So then, what can you eat with Gastroparesis?
Before anything else, Gastroparesis sufferers, and in fact anyone suffering from a chronic illness, should always, always consult their doctor(s), specialist(s), and a dietician before using any vitamin or herbal remedies. Or before making any significant changes in their diet.
Secondly, the whole topic of nutrition in relation to Gastroparesis is more than anything I can hope to cover in this post alone so be on the lookout for a far more in-depth journey on this topic soon.
Moreover, as a disclaimer, I am not an expert in nutrition. I am just simply a girl who has lived for this for so long now that I weave my intuition and the wisdom I have learnt into the world through my blog to help as many people suffering as possible.
I would describe my diet as a blend of Mediterranean, Japanese, Nordic, vegan and plant-based inspired. I don’t eat meat or dairy but occasionally, especially if I’m out or in hospital/travelling etc it might be necessary for me to eat fish as my gut is so sensitive to other options that might be present at the time.
As of 2020 I have now removed gluten from my diet and follow the Low Fod-Map Diet (I’m still on the hunt for the perfect gluten-free bread. If you know of one, please let me know!).
The first thing I’d recommend is a wonderful cooking book for Gastroparesis. This makes life so much easier. My can’t live without choice is The Gastroparesis Cookbook by Karen Frazier. It’s just wonderful. The front is packed full of information about Gastroparesis, from biology to daily management. It’s a source I will use as my reference for this blog post.
At the start of The Gastroparesis Cookbook by Karen Frazier the introduction recommends the following that can help Gastroparesis:
- Eat small frequent meals (IFFGD recommends eating 4 to 6 small meals a day)
- During a flare-up, stick with a liquid diet (such as broths, clear sweetened liquids. I take vegan protein drinks). As symptoms ease, eat a limited diet of low-residue, liquid or pureed food (this includes low-fibre, well-cooked, low-fat foods such as broths with the addition of rice, low-fibre crackers and so on)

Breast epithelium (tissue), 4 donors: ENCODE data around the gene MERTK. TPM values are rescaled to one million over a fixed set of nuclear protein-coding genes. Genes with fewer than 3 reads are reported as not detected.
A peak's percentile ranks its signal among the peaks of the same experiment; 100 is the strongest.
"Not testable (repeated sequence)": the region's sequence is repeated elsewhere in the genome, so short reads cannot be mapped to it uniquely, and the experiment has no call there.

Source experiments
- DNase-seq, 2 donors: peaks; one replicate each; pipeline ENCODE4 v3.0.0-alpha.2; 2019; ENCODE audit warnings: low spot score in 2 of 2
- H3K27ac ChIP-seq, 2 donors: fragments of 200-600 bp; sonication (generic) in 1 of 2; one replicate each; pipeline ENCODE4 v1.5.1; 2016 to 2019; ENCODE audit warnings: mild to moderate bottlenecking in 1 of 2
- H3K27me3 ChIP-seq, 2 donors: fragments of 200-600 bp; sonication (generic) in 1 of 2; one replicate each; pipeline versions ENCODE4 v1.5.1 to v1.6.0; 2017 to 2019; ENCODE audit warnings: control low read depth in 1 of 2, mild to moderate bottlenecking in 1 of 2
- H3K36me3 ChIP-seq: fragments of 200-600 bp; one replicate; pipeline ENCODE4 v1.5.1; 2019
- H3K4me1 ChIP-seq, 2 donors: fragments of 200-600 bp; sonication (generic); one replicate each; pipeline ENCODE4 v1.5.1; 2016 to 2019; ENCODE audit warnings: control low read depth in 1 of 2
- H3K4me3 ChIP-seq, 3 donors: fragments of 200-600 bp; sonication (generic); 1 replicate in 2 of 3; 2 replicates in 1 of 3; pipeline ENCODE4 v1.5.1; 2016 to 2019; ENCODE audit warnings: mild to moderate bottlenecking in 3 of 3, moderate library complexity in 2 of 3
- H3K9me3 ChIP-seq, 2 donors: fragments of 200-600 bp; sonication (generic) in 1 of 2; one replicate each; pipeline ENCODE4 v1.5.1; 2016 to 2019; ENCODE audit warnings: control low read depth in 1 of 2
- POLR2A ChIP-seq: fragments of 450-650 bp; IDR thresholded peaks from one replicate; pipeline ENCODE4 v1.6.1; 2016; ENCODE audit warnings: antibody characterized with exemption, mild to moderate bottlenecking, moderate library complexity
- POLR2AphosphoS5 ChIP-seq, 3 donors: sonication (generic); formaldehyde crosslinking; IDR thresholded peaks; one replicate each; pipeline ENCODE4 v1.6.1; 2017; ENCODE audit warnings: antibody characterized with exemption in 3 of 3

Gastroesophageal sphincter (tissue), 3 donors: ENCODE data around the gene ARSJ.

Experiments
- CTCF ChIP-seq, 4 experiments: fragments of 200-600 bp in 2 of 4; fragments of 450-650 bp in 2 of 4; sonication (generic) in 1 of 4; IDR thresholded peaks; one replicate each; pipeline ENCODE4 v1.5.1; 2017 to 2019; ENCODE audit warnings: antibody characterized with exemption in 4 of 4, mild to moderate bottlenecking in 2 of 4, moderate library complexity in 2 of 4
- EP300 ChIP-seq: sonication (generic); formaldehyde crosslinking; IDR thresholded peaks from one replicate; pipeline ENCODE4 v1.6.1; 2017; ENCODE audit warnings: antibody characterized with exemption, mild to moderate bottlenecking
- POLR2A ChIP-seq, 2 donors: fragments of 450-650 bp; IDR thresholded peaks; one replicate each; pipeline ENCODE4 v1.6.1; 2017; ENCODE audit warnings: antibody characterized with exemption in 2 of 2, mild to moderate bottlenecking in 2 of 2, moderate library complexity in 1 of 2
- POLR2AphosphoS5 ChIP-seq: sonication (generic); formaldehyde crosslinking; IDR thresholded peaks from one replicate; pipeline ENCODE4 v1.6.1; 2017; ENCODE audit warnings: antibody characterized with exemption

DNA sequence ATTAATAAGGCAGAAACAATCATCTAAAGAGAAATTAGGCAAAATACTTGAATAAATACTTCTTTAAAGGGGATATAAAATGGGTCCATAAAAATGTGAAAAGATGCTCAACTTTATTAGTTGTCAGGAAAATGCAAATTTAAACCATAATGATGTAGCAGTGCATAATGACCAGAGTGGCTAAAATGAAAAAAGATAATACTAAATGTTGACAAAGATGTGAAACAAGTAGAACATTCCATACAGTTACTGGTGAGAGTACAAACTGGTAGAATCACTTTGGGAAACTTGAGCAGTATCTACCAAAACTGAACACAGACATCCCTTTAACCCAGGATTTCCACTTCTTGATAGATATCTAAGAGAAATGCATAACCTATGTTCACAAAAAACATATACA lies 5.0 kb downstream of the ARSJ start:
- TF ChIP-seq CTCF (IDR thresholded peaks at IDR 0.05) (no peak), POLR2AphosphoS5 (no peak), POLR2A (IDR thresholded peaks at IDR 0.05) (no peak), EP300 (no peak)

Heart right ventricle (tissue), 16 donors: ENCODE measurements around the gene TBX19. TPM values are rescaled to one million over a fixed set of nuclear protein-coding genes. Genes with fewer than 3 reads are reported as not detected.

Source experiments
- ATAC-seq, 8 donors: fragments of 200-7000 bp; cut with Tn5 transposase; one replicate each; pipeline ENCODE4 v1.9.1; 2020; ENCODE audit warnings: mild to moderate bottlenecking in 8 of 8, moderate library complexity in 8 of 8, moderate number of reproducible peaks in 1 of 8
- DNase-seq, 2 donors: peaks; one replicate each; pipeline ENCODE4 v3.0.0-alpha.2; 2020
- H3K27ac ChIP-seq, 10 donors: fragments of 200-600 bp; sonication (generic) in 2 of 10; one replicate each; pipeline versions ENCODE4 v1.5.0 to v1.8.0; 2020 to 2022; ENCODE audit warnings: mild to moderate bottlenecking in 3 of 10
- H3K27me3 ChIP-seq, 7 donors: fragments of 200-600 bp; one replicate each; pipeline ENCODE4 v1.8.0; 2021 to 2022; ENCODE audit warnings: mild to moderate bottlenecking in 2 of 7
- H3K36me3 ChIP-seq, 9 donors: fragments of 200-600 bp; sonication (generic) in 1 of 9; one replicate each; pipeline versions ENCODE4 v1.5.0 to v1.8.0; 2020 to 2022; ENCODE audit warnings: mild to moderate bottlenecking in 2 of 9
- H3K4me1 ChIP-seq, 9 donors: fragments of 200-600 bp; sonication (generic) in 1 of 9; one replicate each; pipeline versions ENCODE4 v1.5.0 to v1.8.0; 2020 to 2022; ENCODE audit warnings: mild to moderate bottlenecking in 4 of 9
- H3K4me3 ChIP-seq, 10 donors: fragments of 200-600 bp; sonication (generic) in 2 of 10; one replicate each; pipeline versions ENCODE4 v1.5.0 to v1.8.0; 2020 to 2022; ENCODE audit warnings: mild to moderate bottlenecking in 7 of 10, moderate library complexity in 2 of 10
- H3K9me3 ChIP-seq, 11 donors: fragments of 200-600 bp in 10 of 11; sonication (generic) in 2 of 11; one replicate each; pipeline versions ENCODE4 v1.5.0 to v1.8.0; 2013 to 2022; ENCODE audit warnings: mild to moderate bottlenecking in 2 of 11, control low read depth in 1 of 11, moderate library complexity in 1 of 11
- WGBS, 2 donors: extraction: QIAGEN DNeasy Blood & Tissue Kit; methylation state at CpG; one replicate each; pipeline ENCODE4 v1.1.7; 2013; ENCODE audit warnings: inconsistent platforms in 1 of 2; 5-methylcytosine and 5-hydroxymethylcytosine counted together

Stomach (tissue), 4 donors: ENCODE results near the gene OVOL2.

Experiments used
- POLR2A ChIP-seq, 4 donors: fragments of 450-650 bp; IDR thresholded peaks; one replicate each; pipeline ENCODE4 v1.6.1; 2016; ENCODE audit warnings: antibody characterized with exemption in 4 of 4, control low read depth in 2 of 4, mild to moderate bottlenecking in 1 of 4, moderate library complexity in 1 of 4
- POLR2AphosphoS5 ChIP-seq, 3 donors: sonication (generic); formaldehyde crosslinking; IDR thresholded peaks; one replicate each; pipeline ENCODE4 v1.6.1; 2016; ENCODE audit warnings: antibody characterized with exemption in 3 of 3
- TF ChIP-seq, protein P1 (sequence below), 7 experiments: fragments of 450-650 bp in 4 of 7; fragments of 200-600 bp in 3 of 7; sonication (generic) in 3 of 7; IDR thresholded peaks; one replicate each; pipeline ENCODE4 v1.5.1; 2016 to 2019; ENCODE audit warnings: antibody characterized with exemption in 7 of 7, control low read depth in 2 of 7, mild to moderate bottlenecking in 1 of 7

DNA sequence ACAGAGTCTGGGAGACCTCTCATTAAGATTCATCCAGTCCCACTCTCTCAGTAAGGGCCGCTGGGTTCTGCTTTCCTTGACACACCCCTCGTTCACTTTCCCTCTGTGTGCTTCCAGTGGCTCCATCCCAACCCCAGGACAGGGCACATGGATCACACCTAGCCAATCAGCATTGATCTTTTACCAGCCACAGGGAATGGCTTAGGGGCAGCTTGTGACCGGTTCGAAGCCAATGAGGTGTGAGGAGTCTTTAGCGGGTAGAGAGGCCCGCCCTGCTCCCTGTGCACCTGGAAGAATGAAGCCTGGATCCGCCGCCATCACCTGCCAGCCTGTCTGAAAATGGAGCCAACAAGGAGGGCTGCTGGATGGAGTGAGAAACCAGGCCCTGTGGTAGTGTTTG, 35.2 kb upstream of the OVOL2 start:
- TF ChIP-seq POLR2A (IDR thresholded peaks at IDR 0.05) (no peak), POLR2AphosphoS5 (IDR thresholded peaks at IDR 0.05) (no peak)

- Avoid high-fibre foods (as of 2020, during a series of severe flares, I have been on a low-fodmap diet. It’s helped a lot to balance my symptoms and I would recommend it. Click here for a wonderful low-fodmap food chart you can download created by Stephanie)
- Avoid raw or uncooked fruits and vegetables (peel and cook fruit and vegetables. This will require investigation and trial and error to find your triggers)
- Eat foods low in fat (your body needs fat to function so don’t cut this out completely, for example, I eat a lot of omega-3 rich food)
- Chew food thoroughly (so hard to do I know, but approach eating with deep mindfulness)
- Avoid red meat (these are particularly hard to digest whilst fish and white meats are easier for those with Gastroparesis)
- Don’t drink with meals (take sips of fluid during the day and stay as hydrated as possible however avoid drinking anything 30 minutes before a meal)
- Take a walk/ do any light activity after meals (I currently eat in the middle of the day for my ‘main meal’ I go for a light walk after this meal. In the evening, I work on light jobs around the home)
- Don’t lie down for 2 hours after eating (as for the above)
- Sleep slightly upright (if you are able to do this, it’s a huge benefit)
- Avoid fizzy drinks, smoking and alcohol
Ultimately I find that by balancing the above throughout my day, it can help to alleviate the worst of my Gastroparesis symptoms.
In order to really get into this topic, head to my recipe section to discover some of the meals I love to eat. The next post will be scrumptious picnic ideas!